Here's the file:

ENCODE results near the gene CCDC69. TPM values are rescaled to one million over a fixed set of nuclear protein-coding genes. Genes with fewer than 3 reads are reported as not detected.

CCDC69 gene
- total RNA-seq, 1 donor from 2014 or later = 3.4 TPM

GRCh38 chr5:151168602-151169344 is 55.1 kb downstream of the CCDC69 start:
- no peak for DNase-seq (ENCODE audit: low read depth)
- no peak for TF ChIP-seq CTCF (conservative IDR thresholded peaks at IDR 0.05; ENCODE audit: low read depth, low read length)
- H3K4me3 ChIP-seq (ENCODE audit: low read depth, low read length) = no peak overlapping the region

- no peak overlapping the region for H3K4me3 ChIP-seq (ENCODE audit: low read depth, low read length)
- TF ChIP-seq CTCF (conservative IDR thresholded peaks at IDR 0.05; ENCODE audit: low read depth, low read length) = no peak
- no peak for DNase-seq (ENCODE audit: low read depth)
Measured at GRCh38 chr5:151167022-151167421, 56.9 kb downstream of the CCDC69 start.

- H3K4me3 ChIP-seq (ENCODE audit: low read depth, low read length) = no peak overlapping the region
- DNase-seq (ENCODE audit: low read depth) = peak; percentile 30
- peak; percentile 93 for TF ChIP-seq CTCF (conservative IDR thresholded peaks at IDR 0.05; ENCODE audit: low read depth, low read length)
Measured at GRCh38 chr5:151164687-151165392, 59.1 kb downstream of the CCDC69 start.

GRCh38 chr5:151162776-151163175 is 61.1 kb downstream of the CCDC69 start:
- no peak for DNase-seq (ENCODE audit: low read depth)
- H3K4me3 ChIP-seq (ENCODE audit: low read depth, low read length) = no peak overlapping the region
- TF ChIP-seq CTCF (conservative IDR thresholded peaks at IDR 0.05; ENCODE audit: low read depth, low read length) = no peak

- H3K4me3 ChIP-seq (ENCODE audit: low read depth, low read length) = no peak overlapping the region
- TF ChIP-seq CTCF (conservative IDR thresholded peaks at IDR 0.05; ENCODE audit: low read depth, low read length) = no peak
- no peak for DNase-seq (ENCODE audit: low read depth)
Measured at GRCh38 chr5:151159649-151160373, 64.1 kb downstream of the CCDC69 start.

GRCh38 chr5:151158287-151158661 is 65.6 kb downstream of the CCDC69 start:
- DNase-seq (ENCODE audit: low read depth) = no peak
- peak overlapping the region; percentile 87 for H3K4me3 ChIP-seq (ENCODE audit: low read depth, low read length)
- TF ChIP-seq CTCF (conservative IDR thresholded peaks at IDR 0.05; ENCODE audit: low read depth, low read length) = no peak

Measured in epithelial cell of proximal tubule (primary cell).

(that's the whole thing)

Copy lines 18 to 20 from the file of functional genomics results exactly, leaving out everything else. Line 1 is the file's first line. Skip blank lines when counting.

- H3K4me3 ChIP-seq (ENCODE audit: low read depth, low read length) = no peak overlapping the region
- TF ChIP-seq CTCF (conservative IDR thresholded peaks at IDR 0.05; ENCODE audit: low read depth, low read length) = no peak

- H3K4me3 ChIP-seq (ENCODE audit: low read depth, low read length) = no peak overlapping the region